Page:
Spotify unveiled its largest outdoor advertising campaign ever on Sunday, with large, hand-painted ads going up in ten cities around the world. In New York, personalized billboards can be seen in different neighborhoods. One ad shows that Justin Bieber was the most popular artist in Williamsburg while The Weeknd was most popular in the East Village.
The advertising push comes as Spotify looks to solidify its presence around the world. With 20 million paying subscribers and 80 million free users, Spotify is a leader in the music streaming business. With so many listeners, such insights into specific communities are easy to come by due to the sheer volume of data that is generated by users each day.
Spotify is putting this data to good use this year with the roll out of its “Year in Music” feature, which launched this Monday. Users can go to spotify.com/2015 to get personalized statistics on their listening patterns for the whole year (this author learned he listened to more than 36 days of music this year and 1,500 different artists). There, users will also be able to learn that 2015 was the year of “tropical house” music and will be presented with playlists to go along with some of this years biggest events. For example, there is a “#blacklivesmatter” playlist, as well as a “Love wins” playlist dedicated to the Supreme Court’s ruling this summer in favor of same-sex marriage. Spotify hopes that users will share their data as well as these playlists on social media to generate more interest in the service.
In fact, Spotify believes that unlocking this information for the casual user will help it convert free users to paid users. This conversion is critical to Spotify’s business model. The launch of this ad campaign and the “Year in Music” features comes at a critical time for Spotify, which faces new competitors such as Apple Music and a growing trend of musicians withholding new music from the service. This month, for instance, Adele withheld her new album, “25.” Coldplay petitioned to make their new album available only for paid subscribers. Those in the music industry contend that withholding music from streaming services increases physical and digital music sales, which are more profitable for musicians.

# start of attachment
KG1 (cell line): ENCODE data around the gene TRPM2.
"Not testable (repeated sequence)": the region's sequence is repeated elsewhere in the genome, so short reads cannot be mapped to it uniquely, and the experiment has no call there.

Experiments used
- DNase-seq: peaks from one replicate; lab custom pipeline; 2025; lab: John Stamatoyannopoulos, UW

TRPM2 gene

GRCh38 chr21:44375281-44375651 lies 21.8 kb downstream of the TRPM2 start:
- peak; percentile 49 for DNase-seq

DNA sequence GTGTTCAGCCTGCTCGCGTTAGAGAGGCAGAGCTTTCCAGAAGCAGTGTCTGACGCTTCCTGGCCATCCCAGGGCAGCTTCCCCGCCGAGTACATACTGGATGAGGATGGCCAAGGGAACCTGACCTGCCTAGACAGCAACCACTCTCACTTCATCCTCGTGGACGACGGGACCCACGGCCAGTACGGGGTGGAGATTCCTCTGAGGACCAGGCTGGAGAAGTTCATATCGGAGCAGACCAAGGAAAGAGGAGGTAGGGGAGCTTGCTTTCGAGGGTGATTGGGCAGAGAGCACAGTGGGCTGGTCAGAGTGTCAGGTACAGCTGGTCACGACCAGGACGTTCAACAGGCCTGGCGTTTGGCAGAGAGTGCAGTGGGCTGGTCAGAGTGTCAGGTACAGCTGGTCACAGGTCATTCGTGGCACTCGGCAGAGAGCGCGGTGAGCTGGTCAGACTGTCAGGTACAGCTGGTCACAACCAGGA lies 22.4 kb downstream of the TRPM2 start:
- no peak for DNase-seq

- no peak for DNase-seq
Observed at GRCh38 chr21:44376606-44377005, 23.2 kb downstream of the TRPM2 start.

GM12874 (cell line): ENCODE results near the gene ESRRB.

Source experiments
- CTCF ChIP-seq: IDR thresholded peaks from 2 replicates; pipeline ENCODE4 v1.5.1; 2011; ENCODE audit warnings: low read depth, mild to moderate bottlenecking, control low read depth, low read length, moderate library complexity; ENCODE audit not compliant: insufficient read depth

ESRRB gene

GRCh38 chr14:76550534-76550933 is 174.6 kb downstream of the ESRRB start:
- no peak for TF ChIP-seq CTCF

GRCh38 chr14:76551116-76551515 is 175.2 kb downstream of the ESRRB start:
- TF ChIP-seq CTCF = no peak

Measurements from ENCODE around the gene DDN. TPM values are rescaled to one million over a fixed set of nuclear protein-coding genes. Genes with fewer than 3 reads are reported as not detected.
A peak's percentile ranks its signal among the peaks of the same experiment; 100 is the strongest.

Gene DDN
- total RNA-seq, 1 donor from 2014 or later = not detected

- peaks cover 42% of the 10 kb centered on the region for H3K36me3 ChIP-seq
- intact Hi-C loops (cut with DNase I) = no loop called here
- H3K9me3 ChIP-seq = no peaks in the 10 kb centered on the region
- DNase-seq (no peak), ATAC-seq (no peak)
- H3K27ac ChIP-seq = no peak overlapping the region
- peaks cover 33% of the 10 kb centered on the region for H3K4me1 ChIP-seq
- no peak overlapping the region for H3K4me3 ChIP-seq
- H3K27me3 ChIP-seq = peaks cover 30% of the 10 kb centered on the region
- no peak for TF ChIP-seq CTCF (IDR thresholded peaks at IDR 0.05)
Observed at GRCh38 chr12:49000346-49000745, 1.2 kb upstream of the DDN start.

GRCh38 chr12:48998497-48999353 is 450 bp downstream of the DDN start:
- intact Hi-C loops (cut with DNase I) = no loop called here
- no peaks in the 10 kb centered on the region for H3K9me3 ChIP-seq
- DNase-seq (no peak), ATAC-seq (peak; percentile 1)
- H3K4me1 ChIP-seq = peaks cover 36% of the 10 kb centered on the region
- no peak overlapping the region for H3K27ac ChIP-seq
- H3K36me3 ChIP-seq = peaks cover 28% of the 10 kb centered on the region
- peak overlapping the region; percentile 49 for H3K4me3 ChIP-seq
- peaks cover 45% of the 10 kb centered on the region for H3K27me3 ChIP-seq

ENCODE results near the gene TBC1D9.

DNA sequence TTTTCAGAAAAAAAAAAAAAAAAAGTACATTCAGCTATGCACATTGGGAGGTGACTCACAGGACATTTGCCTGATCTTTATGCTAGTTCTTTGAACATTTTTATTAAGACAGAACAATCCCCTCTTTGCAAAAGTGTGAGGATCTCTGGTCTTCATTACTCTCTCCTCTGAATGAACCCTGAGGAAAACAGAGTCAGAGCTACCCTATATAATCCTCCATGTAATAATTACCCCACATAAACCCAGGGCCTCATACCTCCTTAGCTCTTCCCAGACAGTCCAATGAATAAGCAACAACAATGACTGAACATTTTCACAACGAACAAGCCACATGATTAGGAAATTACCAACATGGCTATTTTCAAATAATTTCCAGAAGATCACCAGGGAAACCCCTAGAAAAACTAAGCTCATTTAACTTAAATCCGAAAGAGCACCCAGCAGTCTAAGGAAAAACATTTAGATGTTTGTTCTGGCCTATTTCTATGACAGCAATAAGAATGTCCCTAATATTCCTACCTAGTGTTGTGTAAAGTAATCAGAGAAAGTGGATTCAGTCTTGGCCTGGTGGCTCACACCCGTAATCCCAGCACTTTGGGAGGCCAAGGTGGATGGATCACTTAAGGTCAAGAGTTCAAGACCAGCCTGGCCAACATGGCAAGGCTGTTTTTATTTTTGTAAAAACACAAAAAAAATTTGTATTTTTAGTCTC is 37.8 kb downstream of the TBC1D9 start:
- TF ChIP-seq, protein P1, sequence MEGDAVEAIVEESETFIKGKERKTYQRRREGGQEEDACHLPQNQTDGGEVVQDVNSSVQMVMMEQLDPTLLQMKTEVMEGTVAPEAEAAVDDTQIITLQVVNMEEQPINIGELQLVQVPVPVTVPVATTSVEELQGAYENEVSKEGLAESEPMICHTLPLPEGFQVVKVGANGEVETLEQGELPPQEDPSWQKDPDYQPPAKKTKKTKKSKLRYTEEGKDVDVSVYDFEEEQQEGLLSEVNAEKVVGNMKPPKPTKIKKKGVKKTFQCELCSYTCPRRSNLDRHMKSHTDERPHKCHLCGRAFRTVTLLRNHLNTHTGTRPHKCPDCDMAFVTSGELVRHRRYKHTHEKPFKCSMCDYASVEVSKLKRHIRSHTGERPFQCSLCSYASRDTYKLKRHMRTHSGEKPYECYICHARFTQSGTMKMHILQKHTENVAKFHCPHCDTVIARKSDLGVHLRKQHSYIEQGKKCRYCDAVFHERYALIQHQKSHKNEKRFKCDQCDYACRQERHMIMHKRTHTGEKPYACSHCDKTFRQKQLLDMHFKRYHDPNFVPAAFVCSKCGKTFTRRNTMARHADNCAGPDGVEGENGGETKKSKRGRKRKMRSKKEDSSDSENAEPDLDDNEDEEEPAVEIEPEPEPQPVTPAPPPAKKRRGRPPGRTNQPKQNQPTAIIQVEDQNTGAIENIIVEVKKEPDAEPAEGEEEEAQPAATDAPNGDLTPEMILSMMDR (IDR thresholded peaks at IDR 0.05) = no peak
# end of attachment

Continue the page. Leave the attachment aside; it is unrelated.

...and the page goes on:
It appears that the Spotify’s free streaming model is in jeopardy as the year comes to a close, with reports indicating that Spotify executives have given into demands from artists such as Adele and Coldplay that their music only be available to paying subscribers. This is in contrast to Spotify’s current model, in which it offers its full catalog of millions of songs to all of its users by serving ads to users who do not pay. Insiders say that in the future Spotify will restrict certain music from some artists to only customers who pay for its $10 per month “unlimited” service.
Clearly, 2016 will be an important year for Spotify as it tries to maintain its position in the music business. Its new ad campaign and “Year in Music” feature show Spotify’s unique strengths: a large user base and extensive data. Of course, its weakness is that the music industry is tired of some 80 million free users streaming whatever they want, when they want. In 2016, Spotify will have to carefully navigate between pleasing its users and musicians. It will be a difficult process, but hopefully a successful one.